I spent the 23rd and 24th of August 2006 at IIM-B attending the 4th International Conference on GPLv3. No thanks to the traffic on Banerghatta Road I missed parts of initial speech of RMS but was on time for the QA in which Eben Moglen was also an active participant. The audience was sprightly and of course we had Danese Cooper who promptly began knitting while sitting through the QA. Interesting bits and bobs came up in the session which was otherwise sluggish and marred by the repeated number of times the person asking the question “spoke into the microphone” while not pronouncing the consonants properly (, check Kalyan’s post). For example, question on the “Tivo-isation” which caught on since Tivo as a device is something that is a bit unknown in India. The sad bit about this session was that not many in the audience had an idea about GPL (either as v2 or as v3) and thus a whole lot of questions were actually contextually same with only semantic differences cropping up here and there alongside the old tale of “linking”. Although it also led to a number of question on GPL violations and Harald (who was there in the audience along with Atul) was pointed out as among the few who are taking active interest in this area.
Post lunch on Day 1 was “the” session for which I had landed up – the talk by Eben Moglen. I have earlier heard Eben speak but have never actually “seen” him speak. Now that I have been there and done that, I would say that it is a real treat to watch him have a restless audience spellbound. Starting off on the note that a Global Copyright License is something that is not an everyday task (like a walk in the park perhaps…) since normally Copyright is done on a per-nation basis, he delved into the concept of how Free Software and more importantly Freedom moves across boundaries. The GPLv2 was primarily written for audiences in the United States and thus the wording reflects a phenomenon that is more US centric. Resolving this crisis is not as easy as translation/transliteration of the license since that would lead to a large base of interpretations. The wording of the draft of GPLv3 is thus “independent of nation states”. While GPL is a licenses for individual programmers/developers it has to be relevant on a trans-national scale. But this leads to some additional issues like the fact that stuff like “Warranty Disclaimers” cannot be transnationalised. This is because the wording for Copyright is based on the statements of the local copyright law as given forward by a local lawyer and is relevant in the context of the facts of the program. Thus, the way forward is an agreement by the various stakeholders on the elements of the policy. The idea is not wrecking the existing business practices but at the same time not modifying or crippling the license. An upward swing in the proliferation of licenses leads to an increase in cost of acquiring sofrware. Copyleft actually provides an away towards innovation. This led on to a discussion on patents as the single largest nuisance in the current times. Patent laws are challenging since a whole mesh of cross licensing ensures that innovation is stifled. The big ticket players in the field indulge in Mutually Assured Destruction by ensuring they have enough patents in their chest to ward off any threat by the other big players. To which he added that 15 years ago Stallman had predicted this state of affairs and “Stallman was right then” while no one listened to him and “Stallman is right now” when everybody can see where this is leading to. Gandhi said that “First they ignore you, then they laugh at you, then they fight you and then you win”, Eben made a statement of fact that for 15 years the FSF has taken on the largest and most well funded players in the software economy and survived to tell the tale and he believes that this time “we will win”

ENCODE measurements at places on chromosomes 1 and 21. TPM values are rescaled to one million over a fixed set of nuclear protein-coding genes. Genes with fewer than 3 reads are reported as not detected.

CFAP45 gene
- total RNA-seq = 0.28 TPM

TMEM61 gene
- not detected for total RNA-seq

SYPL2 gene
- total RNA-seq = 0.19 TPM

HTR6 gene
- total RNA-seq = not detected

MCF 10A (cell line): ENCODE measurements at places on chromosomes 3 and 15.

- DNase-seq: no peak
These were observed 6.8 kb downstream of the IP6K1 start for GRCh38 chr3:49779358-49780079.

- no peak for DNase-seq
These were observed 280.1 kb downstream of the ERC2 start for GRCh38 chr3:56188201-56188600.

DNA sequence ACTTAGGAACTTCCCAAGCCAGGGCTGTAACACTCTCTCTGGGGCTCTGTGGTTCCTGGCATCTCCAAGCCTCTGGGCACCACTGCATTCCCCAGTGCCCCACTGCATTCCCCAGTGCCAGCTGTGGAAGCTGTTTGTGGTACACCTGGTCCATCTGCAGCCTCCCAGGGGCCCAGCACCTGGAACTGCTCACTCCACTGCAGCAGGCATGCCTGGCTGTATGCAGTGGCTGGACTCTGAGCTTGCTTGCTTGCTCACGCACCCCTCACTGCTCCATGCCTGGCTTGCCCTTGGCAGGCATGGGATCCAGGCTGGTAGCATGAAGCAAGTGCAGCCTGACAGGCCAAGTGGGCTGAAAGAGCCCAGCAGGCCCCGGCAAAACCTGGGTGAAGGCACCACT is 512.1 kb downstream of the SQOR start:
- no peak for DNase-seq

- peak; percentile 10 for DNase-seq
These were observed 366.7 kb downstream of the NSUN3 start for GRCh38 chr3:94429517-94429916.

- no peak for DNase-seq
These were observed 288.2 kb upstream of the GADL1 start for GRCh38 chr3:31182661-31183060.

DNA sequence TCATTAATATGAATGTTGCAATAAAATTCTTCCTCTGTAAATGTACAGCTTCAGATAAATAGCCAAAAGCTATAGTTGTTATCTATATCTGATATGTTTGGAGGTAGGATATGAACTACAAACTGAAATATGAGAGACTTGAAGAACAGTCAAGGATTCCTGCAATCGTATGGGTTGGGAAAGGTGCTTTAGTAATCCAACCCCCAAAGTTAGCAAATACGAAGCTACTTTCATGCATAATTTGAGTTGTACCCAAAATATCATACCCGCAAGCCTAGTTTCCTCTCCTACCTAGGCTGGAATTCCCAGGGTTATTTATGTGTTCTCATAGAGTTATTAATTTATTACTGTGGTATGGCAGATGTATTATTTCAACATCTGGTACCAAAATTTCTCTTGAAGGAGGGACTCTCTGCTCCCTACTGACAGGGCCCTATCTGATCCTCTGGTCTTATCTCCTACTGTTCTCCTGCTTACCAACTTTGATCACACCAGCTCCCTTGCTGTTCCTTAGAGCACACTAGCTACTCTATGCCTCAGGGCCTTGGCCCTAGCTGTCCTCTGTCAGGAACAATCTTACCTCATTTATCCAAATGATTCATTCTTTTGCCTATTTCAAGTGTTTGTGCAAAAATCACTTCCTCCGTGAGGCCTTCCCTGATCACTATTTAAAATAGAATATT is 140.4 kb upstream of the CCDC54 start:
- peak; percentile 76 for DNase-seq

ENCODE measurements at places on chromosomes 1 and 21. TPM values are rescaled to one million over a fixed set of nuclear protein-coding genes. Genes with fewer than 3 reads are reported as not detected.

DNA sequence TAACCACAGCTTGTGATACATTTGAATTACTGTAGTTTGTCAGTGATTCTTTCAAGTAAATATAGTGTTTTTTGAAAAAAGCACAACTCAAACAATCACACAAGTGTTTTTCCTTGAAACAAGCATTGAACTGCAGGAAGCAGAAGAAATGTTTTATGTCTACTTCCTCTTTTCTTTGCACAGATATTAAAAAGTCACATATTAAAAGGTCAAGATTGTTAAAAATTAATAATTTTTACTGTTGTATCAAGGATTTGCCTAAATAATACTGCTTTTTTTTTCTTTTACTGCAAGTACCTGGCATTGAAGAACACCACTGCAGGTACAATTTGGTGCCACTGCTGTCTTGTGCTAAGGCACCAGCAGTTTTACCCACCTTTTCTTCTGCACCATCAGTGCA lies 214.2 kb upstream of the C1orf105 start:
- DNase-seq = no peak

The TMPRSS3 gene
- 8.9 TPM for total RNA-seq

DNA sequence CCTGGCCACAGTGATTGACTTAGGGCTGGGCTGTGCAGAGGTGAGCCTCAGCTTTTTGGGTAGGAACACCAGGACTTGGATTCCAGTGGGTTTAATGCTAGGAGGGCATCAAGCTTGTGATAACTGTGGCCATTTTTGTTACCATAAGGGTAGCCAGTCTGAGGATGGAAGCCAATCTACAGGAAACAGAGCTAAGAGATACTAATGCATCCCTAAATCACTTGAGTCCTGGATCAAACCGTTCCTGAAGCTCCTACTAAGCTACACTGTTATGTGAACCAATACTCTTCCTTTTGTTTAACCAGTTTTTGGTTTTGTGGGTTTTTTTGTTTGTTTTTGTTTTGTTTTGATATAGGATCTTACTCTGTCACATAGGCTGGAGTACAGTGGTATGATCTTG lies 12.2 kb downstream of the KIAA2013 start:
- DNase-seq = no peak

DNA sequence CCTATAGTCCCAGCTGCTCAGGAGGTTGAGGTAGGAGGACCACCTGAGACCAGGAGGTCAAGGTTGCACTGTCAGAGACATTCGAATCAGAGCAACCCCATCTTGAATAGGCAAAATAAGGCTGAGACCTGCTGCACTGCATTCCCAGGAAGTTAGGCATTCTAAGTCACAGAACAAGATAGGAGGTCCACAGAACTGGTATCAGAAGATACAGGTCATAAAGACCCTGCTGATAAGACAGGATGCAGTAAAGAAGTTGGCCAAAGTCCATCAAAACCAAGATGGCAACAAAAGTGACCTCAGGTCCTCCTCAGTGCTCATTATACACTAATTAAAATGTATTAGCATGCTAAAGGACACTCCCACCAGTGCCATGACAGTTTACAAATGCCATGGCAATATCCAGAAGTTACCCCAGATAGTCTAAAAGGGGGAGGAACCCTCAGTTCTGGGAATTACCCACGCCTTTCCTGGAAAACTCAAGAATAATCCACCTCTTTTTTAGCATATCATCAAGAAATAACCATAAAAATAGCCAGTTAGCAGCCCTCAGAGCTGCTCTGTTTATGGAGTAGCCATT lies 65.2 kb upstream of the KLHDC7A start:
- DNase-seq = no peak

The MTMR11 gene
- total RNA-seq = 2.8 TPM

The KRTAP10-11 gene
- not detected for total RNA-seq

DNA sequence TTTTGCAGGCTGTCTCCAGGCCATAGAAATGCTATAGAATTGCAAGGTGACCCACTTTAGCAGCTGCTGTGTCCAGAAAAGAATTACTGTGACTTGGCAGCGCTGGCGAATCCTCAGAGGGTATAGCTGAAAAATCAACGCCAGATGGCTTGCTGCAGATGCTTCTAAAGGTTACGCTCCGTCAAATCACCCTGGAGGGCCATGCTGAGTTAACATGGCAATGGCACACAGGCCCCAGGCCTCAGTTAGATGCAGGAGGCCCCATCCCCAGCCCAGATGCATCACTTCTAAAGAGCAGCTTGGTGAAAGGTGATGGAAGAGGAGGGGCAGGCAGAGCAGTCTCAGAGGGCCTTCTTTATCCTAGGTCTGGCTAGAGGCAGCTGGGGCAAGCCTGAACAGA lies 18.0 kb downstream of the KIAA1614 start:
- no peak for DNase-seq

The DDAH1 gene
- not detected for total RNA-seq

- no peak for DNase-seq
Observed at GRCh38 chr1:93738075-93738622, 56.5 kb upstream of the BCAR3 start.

Day 2 had a panel discussion which I wanted to attend and listen to primarily for the participants rather than expecting anything radically innovative to come out. Raj Mathur turned up late (err… make it late enough to make an entrance) while Abhas, Sunil, Dinesh and Kalyan held the fort. Raj (when he finally turned up was his I-take-no-bullshit frame of mind) presented on his take on how to make money out of Free Software (money always gets a crowd going). The lame questions of the session: Should there be a standard in fees charged for FOSS based solutions (come on dude – you charge what you can and pay what you think is best) and Should someone take an attempt on doing a Tally-like accounting project (feel free to hook up on sf.net or even get Kalculate to release its code). The DRM panel I had no plans to sit and listen to since somehow or the other I figured that not much was going to be discussed out there. So did the next best thing and went outside for some back-channel work with a few friends from FSF-I. Interesting things were discussed, the fruits of which I might be able to blog a bit later in the coming month. Onward onto the FOSS in education panel we went. The one thing that was the major irritant was folks who wanted to talk about what they are doing (and thus earning a smattering of applause) and folks who just dozed off (seriously, there has to be some item in the lunch that will keep you awake rather than get you snoring noticeably loudly). The Education panel did not have a student in it as
The good side – excellent arrangements and you could actually get the speakers to talk to you separately. The bad side – not many new faces and not many young faces either. Much work lies ahead